In the beginning, there were salespeople. The origin of any commercial enterprise began with a salesperson and relies on sales indefinitely for stability and growth. Sales are the lifeblood of any organization, but salespeople have even more to offer. Despite their value, salespeople risk being misunderstood, or worse, underutilized.
A business starts an unmet need, so an ongoing understanding of customer needs and creating value propositions to meet them is fundamental. Salespeople are on the front line with customers. At their best, they listen to customers and help deliver promises. Because of their proximity to the customer, salespeople are in the best position to hear customer needs and receive the most valuable information. Salespeople think they know what customers want. Just ask them!
However, salespeople don’t always separate the signals from the noise. That is, customers can tell you what they want, but they can’t tell you what they need. Nobody asked for a smartphone. Trying to please customers by giving them what they want may obfuscate what people really need. Listening and hearing aren’t the same things. Non-salespeople begin to question salespeople’s advice when customer requests turn into merely reacting.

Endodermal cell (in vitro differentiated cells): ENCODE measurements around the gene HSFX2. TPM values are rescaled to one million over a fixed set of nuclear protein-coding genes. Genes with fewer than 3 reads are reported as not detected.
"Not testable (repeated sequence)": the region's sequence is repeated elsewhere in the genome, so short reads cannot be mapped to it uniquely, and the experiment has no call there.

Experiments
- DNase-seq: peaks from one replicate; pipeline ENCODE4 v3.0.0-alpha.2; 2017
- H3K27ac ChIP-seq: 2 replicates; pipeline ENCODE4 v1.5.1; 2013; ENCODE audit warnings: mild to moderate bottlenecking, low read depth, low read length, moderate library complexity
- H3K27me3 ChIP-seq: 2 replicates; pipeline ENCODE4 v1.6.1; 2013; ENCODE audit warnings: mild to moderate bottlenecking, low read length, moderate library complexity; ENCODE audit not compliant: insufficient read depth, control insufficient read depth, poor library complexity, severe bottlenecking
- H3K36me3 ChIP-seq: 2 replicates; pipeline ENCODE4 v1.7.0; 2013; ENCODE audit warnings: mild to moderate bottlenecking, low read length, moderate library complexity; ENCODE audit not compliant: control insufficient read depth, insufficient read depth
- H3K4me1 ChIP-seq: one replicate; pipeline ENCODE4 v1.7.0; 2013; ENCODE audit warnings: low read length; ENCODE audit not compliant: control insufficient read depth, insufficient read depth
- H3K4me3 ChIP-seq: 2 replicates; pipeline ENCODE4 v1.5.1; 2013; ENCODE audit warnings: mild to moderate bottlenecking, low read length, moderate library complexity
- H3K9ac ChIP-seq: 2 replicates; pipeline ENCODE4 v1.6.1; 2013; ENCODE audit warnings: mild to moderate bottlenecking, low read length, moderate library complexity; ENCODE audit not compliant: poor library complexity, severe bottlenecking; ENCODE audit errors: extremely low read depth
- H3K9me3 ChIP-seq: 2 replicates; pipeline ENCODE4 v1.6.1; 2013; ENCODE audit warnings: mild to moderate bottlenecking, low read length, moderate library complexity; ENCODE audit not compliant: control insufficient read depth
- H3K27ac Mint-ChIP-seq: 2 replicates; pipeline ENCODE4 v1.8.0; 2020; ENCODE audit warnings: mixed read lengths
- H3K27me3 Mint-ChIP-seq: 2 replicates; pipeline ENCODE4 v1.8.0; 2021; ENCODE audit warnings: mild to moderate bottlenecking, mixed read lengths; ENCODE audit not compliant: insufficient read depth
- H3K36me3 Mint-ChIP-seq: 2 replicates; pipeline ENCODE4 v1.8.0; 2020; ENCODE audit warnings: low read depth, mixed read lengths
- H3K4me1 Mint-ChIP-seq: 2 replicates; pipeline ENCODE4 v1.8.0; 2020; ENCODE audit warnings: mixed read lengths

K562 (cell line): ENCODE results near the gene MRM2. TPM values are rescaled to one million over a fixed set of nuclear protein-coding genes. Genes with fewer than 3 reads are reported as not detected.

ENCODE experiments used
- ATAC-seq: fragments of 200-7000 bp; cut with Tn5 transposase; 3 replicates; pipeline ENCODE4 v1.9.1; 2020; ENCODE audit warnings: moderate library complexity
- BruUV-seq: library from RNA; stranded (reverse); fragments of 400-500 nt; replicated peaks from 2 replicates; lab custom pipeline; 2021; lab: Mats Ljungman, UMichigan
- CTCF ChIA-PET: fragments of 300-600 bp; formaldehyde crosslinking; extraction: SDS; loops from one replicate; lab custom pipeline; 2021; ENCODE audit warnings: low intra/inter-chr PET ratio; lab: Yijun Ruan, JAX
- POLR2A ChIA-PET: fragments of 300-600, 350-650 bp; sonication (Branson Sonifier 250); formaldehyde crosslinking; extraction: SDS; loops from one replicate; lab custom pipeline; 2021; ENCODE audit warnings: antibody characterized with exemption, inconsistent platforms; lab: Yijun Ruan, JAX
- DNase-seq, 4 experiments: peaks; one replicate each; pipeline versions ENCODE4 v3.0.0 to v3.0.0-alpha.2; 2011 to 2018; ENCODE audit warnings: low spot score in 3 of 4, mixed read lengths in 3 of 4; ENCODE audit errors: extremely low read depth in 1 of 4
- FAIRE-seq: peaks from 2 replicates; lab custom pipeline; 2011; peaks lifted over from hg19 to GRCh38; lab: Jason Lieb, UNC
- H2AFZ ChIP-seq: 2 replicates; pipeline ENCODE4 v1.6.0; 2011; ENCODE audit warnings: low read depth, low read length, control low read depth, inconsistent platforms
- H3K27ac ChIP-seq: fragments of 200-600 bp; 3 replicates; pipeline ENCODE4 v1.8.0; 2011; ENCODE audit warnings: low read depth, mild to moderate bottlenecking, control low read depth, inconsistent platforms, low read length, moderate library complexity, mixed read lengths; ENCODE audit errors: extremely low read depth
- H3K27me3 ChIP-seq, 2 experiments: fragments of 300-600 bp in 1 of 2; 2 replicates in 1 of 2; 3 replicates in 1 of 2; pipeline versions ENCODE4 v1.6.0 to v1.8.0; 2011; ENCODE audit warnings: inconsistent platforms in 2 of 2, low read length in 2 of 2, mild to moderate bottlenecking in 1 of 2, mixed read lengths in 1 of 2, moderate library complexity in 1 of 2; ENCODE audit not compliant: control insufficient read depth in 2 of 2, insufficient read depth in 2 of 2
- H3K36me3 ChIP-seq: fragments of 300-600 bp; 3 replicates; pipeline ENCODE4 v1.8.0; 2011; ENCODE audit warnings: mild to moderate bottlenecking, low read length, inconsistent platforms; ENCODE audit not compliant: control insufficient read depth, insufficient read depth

If they can rise above the static, the best salespeople often know, in their bones, what customers are truly after. Product and marketing groups should leverage salespeople’s wisdom. Coupled with primary user research, teams can better intuit what customers need. It may mean not listening directly to customers or even salespeople, but each offers clues to understand people’s behavior and motives. These are the seeds of real market differentiation and customer loyalty.
For some organizations, sales mean conversions, participation, recruiting, or donations. For others, sales functions are automated systems, content programs, and free trials. Regardless of the means, smart organizations will leverage salespeople and sales systems not only for their explicit role in sales but also in their implicit role in better understanding the customer.
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